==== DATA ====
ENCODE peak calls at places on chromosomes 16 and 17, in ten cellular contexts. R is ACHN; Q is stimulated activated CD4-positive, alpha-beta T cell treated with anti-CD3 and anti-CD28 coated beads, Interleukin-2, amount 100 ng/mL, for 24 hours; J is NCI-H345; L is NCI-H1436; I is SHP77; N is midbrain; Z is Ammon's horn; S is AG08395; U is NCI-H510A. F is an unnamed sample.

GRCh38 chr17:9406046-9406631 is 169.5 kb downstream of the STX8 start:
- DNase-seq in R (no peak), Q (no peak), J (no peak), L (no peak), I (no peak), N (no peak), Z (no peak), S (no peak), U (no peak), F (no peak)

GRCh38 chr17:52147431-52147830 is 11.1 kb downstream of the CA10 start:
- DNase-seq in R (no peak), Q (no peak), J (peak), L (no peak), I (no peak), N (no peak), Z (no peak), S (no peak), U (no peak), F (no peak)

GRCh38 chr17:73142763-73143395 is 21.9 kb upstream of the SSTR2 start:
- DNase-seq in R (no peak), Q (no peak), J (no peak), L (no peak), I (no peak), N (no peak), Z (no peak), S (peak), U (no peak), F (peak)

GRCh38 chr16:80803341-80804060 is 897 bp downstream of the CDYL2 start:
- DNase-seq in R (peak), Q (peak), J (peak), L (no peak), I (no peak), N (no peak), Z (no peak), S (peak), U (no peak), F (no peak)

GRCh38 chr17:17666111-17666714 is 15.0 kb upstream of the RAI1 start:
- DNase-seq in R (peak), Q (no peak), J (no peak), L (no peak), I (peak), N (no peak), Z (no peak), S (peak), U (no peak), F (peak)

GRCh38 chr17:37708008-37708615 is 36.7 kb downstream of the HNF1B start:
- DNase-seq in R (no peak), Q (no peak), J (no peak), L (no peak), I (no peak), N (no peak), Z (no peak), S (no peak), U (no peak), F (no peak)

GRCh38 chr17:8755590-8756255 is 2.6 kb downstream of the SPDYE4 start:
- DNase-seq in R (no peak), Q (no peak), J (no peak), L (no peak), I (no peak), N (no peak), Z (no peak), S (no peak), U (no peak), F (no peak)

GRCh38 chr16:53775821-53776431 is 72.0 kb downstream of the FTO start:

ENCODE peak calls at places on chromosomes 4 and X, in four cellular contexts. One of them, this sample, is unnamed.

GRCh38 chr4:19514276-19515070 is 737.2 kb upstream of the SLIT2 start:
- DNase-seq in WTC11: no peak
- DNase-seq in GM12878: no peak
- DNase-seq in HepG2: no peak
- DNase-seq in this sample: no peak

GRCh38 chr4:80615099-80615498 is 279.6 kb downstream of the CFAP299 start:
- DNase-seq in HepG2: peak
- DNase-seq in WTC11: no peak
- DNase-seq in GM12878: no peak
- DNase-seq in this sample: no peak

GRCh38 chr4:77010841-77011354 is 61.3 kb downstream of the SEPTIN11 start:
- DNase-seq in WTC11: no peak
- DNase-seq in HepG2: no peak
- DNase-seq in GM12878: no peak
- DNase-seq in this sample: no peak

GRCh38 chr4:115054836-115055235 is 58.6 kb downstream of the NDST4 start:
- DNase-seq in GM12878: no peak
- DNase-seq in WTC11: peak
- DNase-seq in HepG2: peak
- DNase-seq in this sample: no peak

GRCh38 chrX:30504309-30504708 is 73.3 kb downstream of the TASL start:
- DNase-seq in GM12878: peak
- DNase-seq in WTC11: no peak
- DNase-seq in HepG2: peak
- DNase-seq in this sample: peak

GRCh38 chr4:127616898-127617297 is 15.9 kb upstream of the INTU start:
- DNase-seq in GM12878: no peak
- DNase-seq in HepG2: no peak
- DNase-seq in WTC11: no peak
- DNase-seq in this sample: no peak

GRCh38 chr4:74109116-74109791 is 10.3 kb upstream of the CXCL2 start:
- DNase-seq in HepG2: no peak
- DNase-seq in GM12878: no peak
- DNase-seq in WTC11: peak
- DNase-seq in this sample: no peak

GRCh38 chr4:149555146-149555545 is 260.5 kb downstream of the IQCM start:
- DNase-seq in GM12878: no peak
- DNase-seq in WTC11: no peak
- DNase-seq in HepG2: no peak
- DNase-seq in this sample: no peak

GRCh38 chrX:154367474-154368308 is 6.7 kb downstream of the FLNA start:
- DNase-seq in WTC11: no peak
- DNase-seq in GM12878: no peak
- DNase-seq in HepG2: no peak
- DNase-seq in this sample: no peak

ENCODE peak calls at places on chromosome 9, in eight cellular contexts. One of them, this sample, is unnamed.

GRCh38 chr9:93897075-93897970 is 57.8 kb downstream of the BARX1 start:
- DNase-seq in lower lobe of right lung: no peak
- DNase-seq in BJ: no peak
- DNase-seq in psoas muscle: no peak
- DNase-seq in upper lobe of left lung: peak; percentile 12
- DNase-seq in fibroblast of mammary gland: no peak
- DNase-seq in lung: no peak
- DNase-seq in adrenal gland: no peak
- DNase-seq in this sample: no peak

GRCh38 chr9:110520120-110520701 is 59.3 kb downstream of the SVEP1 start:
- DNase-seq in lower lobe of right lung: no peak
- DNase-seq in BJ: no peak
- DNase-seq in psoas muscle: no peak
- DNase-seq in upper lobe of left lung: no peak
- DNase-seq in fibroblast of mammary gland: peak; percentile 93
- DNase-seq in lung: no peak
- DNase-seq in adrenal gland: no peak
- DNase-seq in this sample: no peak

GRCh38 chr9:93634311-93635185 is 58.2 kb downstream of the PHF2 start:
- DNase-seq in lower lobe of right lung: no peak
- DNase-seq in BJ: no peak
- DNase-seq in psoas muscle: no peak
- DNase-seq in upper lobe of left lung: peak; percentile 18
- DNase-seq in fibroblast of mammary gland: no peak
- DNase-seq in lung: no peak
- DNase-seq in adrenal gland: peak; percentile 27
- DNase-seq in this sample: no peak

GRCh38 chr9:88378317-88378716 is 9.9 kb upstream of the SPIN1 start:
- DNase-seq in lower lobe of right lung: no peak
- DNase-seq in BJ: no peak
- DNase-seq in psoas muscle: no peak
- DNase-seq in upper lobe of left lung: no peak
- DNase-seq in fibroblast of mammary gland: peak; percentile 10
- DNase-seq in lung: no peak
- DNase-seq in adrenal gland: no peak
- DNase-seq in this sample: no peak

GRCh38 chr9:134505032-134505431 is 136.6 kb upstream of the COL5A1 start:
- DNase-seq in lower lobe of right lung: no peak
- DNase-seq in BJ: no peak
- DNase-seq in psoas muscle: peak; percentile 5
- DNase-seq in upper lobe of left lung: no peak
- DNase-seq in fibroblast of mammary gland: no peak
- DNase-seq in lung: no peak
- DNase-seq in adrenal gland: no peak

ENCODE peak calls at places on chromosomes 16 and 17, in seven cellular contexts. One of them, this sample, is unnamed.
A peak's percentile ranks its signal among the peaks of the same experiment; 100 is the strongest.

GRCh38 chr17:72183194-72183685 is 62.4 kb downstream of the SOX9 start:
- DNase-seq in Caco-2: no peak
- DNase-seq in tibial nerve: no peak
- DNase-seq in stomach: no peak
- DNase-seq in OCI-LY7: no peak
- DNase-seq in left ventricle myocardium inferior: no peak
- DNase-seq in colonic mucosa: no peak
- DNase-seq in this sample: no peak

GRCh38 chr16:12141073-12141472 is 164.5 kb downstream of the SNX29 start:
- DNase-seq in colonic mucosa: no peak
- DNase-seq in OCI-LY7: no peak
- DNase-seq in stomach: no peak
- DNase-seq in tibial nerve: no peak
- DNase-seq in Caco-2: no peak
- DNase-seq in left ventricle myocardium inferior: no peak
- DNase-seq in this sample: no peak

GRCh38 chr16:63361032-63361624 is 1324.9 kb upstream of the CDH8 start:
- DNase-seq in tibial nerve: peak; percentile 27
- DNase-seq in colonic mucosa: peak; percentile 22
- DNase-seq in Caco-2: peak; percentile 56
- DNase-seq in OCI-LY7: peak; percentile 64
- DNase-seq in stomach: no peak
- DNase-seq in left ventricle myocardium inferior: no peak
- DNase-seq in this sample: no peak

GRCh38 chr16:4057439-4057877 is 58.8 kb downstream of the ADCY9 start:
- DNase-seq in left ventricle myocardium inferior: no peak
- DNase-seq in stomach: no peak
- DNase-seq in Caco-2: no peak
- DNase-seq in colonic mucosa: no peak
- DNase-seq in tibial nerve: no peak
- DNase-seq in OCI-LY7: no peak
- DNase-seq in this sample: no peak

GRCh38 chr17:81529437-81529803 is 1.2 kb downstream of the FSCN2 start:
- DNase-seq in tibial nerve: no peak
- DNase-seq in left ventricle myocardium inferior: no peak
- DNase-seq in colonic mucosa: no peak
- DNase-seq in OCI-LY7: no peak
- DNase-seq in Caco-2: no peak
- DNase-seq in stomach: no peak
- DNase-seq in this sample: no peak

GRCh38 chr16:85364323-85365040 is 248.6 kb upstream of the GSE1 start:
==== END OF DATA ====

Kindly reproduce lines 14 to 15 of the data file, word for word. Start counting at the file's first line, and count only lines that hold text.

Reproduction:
GRCh38 chr17:8755590-8756255 is 2.6 kb downstream of the SPDYE4 start:
- DNase-seq in R (no peak), Q (no peak), J (no peak), L (no peak), I (no peak), N (no peak), Z (no peak), S (no peak), U (no peak), F (no peak)